Technicians inspect production facilities at Sinopec's Fuling shale gas field in Southwest China's Chongqing municipality. (Photo: Xinhua)
WASHINGTON - Chinese scientists demonstrated in a study that carbon dioxide could be a better fluid used in extracting resources like shale gas within rocks than water.
The study published on Thursday in the journal Joule showed that the replacement technique could pave way for a more effective and eco-friendly form of fracking while storing captured atmospheric carbon dioxide.
Fracking is a technique used to extract resources from the rock by injecting water mixed with sand and chemicals. But about 30 percent to 50 percent of fluid injected remains in the rock formation, consuming a large amount of water and posing potential ecological risks.
Carbon dioxide fracturing can save a hefty water supply, making fracking viable in arid areas and reduce the risk of damage to reservoirs as aqueous solutions often create blockages in the rock formation, according to the study.
Also, it can provide an underground repository for captured carbon dioxide, according to Sun Nannan, an associate research fellow from the Shanghai Advanced Research Institute at the Chinese Academy of Sciences.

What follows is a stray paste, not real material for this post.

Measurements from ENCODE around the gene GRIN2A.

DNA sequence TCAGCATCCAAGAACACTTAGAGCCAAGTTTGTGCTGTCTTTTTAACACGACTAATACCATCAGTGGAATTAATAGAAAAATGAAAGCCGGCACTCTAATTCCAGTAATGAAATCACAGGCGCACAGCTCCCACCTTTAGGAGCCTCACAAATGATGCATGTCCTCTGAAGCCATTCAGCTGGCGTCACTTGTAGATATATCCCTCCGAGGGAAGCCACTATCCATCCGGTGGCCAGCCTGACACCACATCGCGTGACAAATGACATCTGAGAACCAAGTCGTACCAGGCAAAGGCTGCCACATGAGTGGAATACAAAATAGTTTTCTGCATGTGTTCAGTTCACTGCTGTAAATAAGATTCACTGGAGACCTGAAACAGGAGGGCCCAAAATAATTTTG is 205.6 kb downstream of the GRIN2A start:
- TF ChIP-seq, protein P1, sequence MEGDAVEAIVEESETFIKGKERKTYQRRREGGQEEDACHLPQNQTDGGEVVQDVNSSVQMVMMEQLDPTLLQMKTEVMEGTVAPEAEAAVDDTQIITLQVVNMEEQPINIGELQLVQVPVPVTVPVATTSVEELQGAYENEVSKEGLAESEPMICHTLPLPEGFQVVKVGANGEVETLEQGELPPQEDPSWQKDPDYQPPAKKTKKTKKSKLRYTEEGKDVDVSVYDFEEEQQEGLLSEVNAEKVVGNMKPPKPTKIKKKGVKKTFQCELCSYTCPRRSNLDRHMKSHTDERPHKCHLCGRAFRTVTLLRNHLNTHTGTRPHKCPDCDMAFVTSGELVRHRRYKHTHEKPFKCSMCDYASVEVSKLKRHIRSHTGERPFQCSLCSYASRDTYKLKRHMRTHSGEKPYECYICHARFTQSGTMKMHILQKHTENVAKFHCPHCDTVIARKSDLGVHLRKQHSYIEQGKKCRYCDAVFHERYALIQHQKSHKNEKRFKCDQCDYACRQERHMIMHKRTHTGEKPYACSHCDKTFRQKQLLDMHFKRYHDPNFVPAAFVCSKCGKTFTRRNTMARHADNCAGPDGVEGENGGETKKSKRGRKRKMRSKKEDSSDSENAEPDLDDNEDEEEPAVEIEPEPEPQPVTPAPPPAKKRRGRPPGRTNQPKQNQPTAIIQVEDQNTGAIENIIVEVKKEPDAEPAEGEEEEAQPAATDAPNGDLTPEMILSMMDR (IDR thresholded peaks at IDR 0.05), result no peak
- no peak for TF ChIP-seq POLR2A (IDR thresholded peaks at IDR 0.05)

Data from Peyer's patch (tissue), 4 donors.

Sun's team collected shale outcrops from Chongqing and fractured them with both fluids. They found that carbon dioxide outperformed water, creating complex networks of fractures with significantly higher stimulated volumes.
Carbon dioxide has higher mobility than water, so the injection pressure can be better delivered into the natural porosity of the formation, according to Sun.
But the researchers admitted that the cost of carbon dioxide captured from emissions is still too expensive to make it an industry-wide fracking fluid replacement. Also, the carbon dioxide's viscosity is not enough to transport sand into the fractures in order to prop open the fractures.
The researchers are planning to conduct further investigations to make the technology practical.